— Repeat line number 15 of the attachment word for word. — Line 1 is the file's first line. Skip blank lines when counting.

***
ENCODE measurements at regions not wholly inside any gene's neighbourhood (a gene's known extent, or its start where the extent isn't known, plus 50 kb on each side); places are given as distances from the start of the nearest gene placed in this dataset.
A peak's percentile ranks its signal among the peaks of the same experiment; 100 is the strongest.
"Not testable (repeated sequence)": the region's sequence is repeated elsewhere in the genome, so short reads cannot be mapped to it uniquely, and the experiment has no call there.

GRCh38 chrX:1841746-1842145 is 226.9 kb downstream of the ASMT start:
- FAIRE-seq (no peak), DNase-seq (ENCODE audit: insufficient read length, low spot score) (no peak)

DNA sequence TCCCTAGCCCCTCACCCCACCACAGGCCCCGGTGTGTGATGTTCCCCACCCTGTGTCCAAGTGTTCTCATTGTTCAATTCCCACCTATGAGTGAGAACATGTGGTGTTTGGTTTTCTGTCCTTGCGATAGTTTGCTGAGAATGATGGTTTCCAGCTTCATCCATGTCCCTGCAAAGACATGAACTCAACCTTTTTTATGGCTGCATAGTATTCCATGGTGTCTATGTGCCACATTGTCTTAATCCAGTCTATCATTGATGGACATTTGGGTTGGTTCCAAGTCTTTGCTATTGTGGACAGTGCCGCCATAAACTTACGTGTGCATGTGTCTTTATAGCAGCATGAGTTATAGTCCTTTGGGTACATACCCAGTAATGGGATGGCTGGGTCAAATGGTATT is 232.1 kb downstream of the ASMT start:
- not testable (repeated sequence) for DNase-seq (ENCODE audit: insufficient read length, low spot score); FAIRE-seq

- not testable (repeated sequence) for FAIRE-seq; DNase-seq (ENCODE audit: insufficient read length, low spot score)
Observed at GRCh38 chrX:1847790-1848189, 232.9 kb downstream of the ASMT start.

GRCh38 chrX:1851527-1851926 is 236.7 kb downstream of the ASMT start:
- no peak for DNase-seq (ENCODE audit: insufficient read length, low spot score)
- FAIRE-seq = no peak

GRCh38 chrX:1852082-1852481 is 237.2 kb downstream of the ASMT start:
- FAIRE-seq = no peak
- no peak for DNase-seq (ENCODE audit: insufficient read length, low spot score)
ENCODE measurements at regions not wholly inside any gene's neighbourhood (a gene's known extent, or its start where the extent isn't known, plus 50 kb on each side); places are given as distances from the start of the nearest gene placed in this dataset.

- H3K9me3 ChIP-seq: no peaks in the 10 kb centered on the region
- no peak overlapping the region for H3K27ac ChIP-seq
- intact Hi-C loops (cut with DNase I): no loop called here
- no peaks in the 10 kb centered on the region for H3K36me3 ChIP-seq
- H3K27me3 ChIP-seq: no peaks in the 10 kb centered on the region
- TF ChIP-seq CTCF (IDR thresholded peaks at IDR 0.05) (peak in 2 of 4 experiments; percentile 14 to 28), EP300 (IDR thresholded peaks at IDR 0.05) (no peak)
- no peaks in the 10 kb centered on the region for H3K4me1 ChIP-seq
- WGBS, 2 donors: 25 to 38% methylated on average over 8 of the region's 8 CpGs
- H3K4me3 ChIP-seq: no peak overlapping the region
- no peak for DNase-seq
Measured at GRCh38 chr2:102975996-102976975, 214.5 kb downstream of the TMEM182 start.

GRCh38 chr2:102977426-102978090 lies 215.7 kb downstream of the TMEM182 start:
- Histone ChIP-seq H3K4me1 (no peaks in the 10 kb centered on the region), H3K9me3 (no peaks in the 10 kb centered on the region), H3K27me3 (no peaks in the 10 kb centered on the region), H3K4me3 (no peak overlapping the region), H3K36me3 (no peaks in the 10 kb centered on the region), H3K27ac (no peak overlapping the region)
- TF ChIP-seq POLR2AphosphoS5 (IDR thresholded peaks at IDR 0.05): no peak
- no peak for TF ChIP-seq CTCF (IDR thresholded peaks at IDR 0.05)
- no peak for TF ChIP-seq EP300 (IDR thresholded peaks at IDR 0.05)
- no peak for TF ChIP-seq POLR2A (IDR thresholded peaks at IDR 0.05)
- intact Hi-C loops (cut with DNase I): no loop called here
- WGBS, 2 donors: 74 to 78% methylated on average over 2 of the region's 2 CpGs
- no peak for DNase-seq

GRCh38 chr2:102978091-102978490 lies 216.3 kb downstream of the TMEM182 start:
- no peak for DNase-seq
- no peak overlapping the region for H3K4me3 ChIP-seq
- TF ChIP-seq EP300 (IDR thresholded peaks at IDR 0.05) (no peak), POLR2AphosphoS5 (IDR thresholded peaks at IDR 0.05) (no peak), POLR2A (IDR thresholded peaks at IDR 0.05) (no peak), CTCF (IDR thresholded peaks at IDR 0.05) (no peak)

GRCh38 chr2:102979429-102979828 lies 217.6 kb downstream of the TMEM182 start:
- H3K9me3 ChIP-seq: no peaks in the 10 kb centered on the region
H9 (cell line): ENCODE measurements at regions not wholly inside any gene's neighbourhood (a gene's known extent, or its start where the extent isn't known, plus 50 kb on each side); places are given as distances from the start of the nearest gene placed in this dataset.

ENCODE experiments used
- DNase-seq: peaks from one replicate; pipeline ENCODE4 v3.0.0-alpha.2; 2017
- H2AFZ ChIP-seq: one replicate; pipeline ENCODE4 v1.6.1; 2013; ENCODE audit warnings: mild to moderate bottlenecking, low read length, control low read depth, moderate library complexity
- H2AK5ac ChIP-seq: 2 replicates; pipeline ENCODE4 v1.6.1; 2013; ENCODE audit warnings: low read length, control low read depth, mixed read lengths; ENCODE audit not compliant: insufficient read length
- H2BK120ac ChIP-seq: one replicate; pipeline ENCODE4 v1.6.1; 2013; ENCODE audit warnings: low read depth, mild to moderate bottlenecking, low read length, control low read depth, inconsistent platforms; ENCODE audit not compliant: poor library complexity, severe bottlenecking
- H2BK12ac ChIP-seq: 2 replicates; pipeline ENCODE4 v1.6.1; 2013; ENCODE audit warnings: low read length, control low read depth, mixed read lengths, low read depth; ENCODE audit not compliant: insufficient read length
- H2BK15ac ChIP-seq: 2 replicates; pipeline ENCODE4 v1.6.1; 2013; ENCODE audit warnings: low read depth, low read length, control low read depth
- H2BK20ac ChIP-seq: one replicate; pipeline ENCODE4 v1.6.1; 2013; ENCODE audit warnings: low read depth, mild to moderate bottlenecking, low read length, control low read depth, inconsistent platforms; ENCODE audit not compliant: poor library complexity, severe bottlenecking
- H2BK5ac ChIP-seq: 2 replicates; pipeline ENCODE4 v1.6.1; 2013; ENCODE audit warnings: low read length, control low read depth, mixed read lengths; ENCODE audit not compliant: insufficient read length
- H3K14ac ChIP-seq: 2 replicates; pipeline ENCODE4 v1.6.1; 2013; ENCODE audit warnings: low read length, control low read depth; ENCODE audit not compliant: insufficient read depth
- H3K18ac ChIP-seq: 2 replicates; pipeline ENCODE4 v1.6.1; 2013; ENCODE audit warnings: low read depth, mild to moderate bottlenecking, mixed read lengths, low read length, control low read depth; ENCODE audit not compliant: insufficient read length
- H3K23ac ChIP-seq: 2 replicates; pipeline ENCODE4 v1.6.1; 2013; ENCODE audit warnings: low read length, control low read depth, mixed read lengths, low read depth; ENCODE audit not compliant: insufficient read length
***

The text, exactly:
- no peak for DNase-seq (ENCODE audit: insufficient read length, low spot score)